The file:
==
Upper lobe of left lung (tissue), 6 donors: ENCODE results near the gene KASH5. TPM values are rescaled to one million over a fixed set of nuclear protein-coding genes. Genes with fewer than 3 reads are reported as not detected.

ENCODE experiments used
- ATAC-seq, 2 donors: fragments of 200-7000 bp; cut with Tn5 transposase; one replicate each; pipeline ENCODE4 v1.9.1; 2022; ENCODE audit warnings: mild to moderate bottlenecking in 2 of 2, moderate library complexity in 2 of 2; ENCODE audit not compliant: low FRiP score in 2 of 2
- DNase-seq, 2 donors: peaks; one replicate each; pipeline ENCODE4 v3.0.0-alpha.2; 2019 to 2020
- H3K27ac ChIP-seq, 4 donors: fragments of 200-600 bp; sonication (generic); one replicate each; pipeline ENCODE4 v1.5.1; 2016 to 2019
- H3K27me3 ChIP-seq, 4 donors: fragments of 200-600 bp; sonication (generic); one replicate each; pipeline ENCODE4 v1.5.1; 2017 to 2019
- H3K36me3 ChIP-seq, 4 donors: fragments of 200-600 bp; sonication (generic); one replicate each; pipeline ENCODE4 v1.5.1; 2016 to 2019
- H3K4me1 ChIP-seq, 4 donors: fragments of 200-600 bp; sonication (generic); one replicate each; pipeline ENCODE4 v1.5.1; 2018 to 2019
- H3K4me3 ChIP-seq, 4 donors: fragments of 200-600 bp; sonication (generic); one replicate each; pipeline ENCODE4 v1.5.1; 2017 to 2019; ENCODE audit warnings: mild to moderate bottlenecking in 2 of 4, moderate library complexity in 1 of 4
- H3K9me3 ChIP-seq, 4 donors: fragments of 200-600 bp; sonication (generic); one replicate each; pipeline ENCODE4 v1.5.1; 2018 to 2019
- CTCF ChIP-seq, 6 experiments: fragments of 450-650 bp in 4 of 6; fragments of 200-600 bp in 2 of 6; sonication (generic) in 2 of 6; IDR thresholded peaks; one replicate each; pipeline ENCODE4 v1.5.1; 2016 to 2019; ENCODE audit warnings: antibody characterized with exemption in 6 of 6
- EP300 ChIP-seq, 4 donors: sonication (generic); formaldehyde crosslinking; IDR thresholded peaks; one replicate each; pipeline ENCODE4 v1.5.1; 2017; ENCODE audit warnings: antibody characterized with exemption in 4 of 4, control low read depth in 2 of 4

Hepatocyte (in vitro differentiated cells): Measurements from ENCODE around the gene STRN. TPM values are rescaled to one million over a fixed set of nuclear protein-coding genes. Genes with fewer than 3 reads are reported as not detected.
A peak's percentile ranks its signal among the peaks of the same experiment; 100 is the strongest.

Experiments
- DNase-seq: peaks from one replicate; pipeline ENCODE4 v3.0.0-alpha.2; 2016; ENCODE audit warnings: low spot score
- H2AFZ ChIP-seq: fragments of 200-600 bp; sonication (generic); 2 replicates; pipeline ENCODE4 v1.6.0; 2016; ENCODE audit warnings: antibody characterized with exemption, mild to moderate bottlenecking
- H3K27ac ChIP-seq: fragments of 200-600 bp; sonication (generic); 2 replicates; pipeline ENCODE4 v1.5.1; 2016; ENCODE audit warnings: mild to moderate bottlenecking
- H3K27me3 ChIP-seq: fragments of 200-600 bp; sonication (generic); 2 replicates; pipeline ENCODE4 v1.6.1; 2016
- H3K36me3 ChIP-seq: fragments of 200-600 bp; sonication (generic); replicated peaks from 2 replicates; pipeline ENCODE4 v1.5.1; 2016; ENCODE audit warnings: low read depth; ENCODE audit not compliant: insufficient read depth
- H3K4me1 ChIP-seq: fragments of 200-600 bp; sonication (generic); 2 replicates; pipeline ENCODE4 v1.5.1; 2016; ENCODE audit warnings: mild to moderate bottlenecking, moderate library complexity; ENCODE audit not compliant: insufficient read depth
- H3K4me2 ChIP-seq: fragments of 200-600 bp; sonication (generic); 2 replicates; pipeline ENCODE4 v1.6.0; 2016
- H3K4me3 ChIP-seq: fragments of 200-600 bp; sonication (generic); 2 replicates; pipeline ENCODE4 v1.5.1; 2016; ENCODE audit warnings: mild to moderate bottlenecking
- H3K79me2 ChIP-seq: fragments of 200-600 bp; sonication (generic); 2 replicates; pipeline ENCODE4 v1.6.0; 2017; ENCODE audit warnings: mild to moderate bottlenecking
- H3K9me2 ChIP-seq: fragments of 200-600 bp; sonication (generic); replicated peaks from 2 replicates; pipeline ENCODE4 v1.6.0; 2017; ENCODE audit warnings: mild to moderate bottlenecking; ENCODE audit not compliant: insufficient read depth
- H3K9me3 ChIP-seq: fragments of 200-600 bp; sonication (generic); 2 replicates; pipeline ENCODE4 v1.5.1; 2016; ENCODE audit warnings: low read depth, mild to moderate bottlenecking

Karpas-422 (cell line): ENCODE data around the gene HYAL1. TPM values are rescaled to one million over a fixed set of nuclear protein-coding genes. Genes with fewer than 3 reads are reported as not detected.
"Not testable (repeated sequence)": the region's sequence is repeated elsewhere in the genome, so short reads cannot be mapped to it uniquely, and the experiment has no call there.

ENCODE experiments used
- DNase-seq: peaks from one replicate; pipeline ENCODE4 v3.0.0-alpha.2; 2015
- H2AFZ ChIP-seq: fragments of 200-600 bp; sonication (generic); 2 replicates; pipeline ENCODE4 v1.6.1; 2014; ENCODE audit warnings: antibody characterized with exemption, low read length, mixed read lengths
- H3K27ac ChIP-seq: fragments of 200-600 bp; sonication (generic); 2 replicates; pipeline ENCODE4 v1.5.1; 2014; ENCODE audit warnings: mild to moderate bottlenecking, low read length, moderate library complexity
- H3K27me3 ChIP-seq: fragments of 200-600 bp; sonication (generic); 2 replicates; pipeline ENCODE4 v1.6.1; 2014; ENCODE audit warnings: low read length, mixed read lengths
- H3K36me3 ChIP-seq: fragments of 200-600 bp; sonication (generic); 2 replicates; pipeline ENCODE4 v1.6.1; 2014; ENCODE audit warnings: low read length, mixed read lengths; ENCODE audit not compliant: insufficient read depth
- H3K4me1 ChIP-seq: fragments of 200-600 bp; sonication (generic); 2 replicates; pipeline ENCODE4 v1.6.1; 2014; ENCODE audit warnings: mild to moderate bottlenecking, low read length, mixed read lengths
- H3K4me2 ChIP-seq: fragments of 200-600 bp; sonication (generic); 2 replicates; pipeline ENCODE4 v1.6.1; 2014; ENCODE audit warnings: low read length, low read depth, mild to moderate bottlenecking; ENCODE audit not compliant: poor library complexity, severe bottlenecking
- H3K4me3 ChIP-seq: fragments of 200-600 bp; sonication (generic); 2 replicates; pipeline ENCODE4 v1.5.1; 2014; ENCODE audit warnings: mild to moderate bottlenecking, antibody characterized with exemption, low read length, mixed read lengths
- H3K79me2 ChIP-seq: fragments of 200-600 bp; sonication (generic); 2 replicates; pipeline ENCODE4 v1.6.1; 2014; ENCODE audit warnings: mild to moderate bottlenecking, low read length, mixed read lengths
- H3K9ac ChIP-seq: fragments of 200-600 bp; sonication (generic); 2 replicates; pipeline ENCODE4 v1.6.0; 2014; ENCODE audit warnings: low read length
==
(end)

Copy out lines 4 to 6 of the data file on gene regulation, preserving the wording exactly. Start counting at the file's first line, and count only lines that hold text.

- DNase-seq, 2 donors: peaks; one replicate each; pipeline ENCODE4 v3.0.0-alpha.2; 2019 to 2020
- H3K27ac ChIP-seq, 4 donors: fragments of 200-600 bp; sonication (generic); one replicate each; pipeline ENCODE4 v1.5.1; 2016 to 2019
- H3K27me3 ChIP-seq, 4 donors: fragments of 200-600 bp; sonication (generic); one replicate each; pipeline ENCODE4 v1.5.1; 2017 to 2019